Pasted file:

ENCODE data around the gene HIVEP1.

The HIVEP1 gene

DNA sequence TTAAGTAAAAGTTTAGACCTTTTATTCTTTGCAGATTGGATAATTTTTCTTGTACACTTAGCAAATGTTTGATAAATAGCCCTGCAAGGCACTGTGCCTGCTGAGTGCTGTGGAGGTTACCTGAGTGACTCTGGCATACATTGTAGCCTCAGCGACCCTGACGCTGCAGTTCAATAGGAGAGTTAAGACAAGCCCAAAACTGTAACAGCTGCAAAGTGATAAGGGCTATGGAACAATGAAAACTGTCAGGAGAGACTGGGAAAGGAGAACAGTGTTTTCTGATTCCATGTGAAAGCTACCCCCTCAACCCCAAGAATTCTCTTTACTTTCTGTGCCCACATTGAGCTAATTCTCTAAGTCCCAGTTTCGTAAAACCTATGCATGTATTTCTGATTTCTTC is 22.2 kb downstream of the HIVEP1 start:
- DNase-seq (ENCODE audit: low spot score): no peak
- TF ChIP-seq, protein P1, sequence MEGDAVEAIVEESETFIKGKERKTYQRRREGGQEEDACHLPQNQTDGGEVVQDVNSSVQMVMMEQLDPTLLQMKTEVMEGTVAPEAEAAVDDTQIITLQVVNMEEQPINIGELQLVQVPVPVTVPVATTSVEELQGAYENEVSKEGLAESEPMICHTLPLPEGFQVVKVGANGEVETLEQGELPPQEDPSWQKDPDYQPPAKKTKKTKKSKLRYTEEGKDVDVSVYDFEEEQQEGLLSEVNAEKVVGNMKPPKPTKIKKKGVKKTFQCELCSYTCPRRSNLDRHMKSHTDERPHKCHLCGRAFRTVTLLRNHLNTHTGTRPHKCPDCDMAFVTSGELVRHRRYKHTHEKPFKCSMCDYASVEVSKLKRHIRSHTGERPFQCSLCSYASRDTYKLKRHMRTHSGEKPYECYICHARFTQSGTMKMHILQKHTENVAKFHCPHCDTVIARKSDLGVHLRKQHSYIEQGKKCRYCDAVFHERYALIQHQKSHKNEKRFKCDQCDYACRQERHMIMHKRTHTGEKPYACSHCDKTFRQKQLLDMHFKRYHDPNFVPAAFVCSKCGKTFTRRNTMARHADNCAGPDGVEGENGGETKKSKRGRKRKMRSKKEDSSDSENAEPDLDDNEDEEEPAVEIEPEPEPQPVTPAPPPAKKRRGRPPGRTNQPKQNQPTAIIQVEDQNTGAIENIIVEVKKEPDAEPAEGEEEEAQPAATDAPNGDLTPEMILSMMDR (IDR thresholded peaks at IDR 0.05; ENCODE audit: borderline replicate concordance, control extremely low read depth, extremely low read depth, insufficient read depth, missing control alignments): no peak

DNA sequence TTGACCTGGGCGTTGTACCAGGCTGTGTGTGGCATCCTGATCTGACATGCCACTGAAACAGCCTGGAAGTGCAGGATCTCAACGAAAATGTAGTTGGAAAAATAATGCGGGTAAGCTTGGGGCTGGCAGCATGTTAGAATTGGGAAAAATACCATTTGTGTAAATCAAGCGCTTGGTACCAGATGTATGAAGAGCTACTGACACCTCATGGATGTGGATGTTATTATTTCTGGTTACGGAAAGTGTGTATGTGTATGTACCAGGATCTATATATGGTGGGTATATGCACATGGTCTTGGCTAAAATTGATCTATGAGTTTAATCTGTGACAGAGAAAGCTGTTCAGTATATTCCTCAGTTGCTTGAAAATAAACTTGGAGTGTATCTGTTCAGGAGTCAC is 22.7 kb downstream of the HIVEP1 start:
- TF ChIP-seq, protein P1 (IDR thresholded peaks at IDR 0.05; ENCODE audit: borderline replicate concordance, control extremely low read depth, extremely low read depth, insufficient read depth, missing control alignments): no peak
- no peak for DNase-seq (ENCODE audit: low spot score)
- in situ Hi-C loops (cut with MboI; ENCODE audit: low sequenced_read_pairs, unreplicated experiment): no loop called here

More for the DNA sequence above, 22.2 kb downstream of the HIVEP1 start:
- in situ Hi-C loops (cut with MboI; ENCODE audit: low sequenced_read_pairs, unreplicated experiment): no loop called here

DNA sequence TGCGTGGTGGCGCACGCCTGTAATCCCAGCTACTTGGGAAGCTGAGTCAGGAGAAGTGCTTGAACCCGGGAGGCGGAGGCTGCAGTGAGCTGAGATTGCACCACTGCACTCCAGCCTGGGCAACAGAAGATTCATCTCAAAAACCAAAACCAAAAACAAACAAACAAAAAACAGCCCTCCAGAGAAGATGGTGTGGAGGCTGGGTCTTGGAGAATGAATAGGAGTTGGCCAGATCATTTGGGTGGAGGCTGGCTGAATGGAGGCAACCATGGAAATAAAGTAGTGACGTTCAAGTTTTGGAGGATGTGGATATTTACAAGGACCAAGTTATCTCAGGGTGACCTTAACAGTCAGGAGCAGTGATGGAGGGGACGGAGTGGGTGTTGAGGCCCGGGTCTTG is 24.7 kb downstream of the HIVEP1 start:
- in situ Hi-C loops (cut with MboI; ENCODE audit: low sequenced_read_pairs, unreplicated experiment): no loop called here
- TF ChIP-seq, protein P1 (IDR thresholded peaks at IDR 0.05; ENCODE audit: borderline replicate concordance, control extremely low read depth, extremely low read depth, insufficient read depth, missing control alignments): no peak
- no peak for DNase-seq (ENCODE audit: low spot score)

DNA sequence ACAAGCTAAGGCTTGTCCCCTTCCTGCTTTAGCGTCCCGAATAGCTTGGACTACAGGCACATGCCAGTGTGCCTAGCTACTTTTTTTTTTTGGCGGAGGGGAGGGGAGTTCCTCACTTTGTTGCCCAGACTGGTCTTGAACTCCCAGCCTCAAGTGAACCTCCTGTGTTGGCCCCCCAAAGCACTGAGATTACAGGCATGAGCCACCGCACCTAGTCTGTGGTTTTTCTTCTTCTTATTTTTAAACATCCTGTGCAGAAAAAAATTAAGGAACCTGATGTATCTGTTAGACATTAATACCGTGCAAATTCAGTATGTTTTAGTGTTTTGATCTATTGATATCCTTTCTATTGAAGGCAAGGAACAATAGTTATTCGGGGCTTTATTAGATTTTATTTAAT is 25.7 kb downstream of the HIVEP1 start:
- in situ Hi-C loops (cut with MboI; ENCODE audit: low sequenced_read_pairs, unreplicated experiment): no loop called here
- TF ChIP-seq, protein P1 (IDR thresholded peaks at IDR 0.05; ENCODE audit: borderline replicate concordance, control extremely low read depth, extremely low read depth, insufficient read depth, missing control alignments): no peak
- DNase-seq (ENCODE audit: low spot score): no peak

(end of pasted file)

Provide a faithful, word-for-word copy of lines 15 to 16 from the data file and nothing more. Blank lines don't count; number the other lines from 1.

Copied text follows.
- no peak for DNase-seq (ENCODE audit: low spot score)

DNA sequence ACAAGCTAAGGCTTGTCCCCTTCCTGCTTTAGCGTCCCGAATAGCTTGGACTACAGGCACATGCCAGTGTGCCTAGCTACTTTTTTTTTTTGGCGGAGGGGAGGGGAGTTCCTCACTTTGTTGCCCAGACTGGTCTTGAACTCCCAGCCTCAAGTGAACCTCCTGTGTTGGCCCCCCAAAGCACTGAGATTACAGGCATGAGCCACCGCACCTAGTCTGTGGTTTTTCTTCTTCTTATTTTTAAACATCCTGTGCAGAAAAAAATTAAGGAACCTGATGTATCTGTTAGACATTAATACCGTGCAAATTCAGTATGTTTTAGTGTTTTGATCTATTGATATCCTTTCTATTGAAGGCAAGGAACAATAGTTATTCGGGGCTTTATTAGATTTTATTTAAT is 25.7 kb downstream of the HIVEP1 start: